Milking Immigration Reform

May 13, 2010 07:00 PM
 

By Jim Dickrell, editor, Dairy Today
 
Arizona Governor Jan Brewer might have done dairy producers across the country a huge favor when she signed her state's controversial immigration legislation a few weeks ago.
 
The law requires anyone whom police suspect of being in Arizona illegally to produce "an alien registration document,” such as a green card, an Arizona driver's license or other proof of citizenship. The law is likely unconstitutional and created a firestorm of opposition from immigration rights groups, churches and Democrats.
 
Even her home state newspaper, the Arizona Republic, chastised Gov. Brewer and a laundry list of state and national politicians for failing to protect the state's best interests. Conversely, a majority of polled Americans actually think the law is a good thing.
 
This maelstrom of opinion has certainly jump-started the immigration debate. (For five myth busters on immigration, click here.) President Barack Obama had promised during the presidential campaign to pass meaningful reform in the first year of his presidency. But he got a little distracted dealing with the Great Recession and health care reform. Gov. Brewer's signature on the Arizona legislation refocused everyone's attention.
 
For dairy producers, immigration reform has been front and center for years. Even as the government has backed off on Immigration and Customs Enforcement raids under the Obama administration, every dairy with workers of dubious documentation (and even legal documentation) is "one I-9 audit away from chaos,” says Craig Regelbrugge, co-chair of the Agricultural Coalition for Immigration Reform.
 
Immigration issues have dominated recent 2012 farm bill hearings in Idaho and California. "At both hearings, spontaneously, the majority of witnesses raised immigration as a serious issue,” Regelbrugge says. "One witness testified that if immigration reform goes unresolved, the farm bill doesn't matter.”
 
Some readers of this column argue that illegal aliens are a big part of dairy's problem. They say that without such workers, large dairies can't function and the milk surplus disappears.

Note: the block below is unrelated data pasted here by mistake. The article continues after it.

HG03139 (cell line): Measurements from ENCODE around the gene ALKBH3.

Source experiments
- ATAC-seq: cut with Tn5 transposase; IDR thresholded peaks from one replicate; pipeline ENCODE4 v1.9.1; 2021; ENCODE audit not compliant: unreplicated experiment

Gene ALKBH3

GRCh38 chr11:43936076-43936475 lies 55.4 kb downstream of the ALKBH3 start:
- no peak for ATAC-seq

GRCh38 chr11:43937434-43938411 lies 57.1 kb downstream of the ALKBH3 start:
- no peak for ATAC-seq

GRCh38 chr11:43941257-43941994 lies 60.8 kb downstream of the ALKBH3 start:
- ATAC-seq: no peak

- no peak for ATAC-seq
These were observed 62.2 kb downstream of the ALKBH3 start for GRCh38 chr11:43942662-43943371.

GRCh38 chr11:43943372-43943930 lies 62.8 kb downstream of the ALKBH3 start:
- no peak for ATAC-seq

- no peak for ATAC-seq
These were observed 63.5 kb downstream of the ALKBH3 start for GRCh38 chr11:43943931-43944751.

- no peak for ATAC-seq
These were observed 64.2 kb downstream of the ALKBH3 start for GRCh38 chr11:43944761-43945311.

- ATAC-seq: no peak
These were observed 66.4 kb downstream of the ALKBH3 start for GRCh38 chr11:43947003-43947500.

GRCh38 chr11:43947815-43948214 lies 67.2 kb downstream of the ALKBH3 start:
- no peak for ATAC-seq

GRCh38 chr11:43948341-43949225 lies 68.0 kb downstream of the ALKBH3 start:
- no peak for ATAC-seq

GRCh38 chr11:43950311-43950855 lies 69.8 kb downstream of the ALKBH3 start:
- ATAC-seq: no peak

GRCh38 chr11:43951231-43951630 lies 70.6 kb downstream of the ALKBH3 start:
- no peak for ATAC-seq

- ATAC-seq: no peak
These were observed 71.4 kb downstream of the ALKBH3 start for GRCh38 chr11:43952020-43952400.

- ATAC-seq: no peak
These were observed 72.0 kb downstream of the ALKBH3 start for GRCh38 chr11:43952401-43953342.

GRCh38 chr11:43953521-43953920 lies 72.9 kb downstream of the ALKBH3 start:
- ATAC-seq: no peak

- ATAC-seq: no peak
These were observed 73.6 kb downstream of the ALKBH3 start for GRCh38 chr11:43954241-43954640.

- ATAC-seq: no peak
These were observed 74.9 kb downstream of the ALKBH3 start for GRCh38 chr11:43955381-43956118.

This type of reasoning is shortsighted and narrow-minded. First, dairies of all sizes struggle to find willing workers. The Great Recession has alleviated that to some degree, yes. But you can bet as soon as recovery comes, the vast majority of the locals who took dairy jobs will migrate to something easier.
 
Second, the folks whom dairies hire all present documentation upon hiring. Dairies have little choice but to accept the documentation presented, and then must wait months for those documents to clear government verification.
 
Third, the resurgence of the dairy industry in the Midwest—from South Dakota to the eastern Corn Belt—happened largely thanks to immigrant labor. Five to 10 years ago, dairy was in decline across the Midwest as older farmers steadily retired. But once larger dairies came in, the bleeding stopped. Processors started reinvesting in existing facilities, and even started building new ones. That hadn't happened for 30 years.
 
Fourth, dairies pay competitive wages. In the High Plains of Texas, cattle feeders complain the new dairies there increased worker wages some 20%. Plus all employees, legal and illegal, pay income taxes, Social Security and Medicare—whether they're in a position to collect on the latter two or not.
 
No one is arguing for open borders and no documentation. Clearly, we need strong border security. But the best way to achieve that is to provide a rational, verifiable documentation system so that folks who want to come here to work can do so legally.
 
Whether the politicians can get that done in a highly volatile congressional election year is, frankly, doubtful. The Democrats see this as an opportunity to propose legislation that the Republicans can't possibly support, yet paint them as anti-Hispanic. The Republicans must placate their base, which demands "no amnesty” for the 12 million or so illegals already here. Post-election in 2011 could be even more polarizing, depending on how many seats the Republicans pick up.
 
Perhaps the best hope is incremental change. AgJobs, with its earned legalization process and revised H-2A temporary worker permits, is one option. Coupled with tightened border security, it could offer agriculture and rural America some relief to the immigration crisis. To achieve this, rural area politicians will have to leave the bickering behind to become statesmen and stateswomen. It could happen. And if it does, thank you, Arizona.
 

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